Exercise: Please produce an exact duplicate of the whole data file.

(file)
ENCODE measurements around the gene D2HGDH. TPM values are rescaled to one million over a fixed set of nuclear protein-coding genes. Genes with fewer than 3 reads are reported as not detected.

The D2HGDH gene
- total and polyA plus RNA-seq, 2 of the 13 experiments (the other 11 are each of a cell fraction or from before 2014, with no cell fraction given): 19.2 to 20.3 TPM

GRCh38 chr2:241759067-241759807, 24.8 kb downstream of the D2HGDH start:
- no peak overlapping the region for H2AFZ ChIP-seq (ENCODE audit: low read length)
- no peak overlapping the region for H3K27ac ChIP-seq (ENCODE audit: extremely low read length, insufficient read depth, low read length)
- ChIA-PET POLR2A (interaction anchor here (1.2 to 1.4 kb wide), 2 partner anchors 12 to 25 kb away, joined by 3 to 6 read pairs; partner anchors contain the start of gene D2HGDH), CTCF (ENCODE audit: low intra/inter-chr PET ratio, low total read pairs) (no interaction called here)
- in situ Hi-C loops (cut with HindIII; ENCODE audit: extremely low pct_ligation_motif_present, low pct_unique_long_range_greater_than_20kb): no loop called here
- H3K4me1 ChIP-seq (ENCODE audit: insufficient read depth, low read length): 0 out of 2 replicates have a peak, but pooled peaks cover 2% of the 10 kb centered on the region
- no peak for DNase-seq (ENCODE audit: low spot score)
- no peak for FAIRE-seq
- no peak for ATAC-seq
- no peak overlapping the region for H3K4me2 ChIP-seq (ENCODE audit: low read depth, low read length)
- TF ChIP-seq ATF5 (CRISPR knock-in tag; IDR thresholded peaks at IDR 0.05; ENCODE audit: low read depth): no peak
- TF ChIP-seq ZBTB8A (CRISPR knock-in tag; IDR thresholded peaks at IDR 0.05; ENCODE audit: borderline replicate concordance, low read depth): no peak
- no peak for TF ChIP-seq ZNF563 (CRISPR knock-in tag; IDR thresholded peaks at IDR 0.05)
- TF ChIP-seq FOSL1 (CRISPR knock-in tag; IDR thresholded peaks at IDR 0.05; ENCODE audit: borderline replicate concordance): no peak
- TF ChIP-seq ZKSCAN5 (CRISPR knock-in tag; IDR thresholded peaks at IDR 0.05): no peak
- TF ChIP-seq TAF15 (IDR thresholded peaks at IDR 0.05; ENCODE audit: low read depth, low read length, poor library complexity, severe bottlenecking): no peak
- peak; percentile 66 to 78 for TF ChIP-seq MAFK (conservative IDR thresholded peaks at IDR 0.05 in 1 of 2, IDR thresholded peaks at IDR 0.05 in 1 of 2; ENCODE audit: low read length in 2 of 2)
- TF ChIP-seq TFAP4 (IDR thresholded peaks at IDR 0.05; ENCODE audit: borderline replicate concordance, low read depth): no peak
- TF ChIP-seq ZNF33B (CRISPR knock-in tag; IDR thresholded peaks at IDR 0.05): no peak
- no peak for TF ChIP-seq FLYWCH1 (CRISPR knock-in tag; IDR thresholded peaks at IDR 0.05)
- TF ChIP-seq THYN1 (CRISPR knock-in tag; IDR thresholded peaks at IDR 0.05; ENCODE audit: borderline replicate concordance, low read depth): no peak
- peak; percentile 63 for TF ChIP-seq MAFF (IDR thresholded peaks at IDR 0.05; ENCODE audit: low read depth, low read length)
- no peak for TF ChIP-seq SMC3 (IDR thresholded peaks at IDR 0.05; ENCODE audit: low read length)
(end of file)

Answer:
ENCODE measurements around the gene D2HGDH. TPM values are rescaled to one million over a fixed set of nuclear protein-coding genes. Genes with fewer than 3 reads are reported as not detected.

The D2HGDH gene
- total and polyA plus RNA-seq, 2 of the 13 experiments (the other 11 are each of a cell fraction or from before 2014, with no cell fraction given): 19.2 to 20.3 TPM

GRCh38 chr2:241759067-241759807, 24.8 kb downstream of the D2HGDH start:
- no peak overlapping the region for H2AFZ ChIP-seq (ENCODE audit: low read length)
- no peak overlapping the region for H3K27ac ChIP-seq (ENCODE audit: extremely low read length, insufficient read depth, low read length)
- ChIA-PET POLR2A (interaction anchor here (1.2 to 1.4 kb wide), 2 partner anchors 12 to 25 kb away, joined by 3 to 6 read pairs; partner anchors contain the start of gene D2HGDH), CTCF (ENCODE audit: low intra/inter-chr PET ratio, low total read pairs) (no interaction called here)
- in situ Hi-C loops (cut with HindIII; ENCODE audit: extremely low pct_ligation_motif_present, low pct_unique_long_range_greater_than_20kb): no loop called here
- H3K4me1 ChIP-seq (ENCODE audit: insufficient read depth, low read length): 0 out of 2 replicates have a peak, but pooled peaks cover 2% of the 10 kb centered on the region
- no peak for DNase-seq (ENCODE audit: low spot score)
- no peak for FAIRE-seq
- no peak for ATAC-seq
- no peak overlapping the region for H3K4me2 ChIP-seq (ENCODE audit: low read depth, low read length)
- TF ChIP-seq ATF5 (CRISPR knock-in tag; IDR thresholded peaks at IDR 0.05; ENCODE audit: low read depth): no peak
- TF ChIP-seq ZBTB8A (CRISPR knock-in tag; IDR thresholded peaks at IDR 0.05; ENCODE audit: borderline replicate concordance, low read depth): no peak
- no peak for TF ChIP-seq ZNF563 (CRISPR knock-in tag; IDR thresholded peaks at IDR 0.05)
- TF ChIP-seq FOSL1 (CRISPR knock-in tag; IDR thresholded peaks at IDR 0.05; ENCODE audit: borderline replicate concordance): no peak
- TF ChIP-seq ZKSCAN5 (CRISPR knock-in tag; IDR thresholded peaks at IDR 0.05): no peak
- TF ChIP-seq TAF15 (IDR thresholded peaks at IDR 0.05; ENCODE audit: low read depth, low read length, poor library complexity, severe bottlenecking): no peak
- peak; percentile 66 to 78 for TF ChIP-seq MAFK (conservative IDR thresholded peaks at IDR 0.05 in 1 of 2, IDR thresholded peaks at IDR 0.05 in 1 of 2; ENCODE audit: low read length in 2 of 2)
- TF ChIP-seq TFAP4 (IDR thresholded peaks at IDR 0.05; ENCODE audit: borderline replicate concordance, low read depth): no peak
- TF ChIP-seq ZNF33B (CRISPR knock-in tag; IDR thresholded peaks at IDR 0.05): no peak
- no peak for TF ChIP-seq FLYWCH1 (CRISPR knock-in tag; IDR thresholded peaks at IDR 0.05)
- TF ChIP-seq THYN1 (CRISPR knock-in tag; IDR thresholded peaks at IDR 0.05; ENCODE audit: borderline replicate concordance, low read depth): no peak
- peak; percentile 63 for TF ChIP-seq MAFF (IDR thresholded peaks at IDR 0.05; ENCODE audit: low read depth, low read length)
- no peak for TF ChIP-seq SMC3 (IDR thresholded peaks at IDR 0.05; ENCODE audit: low read length)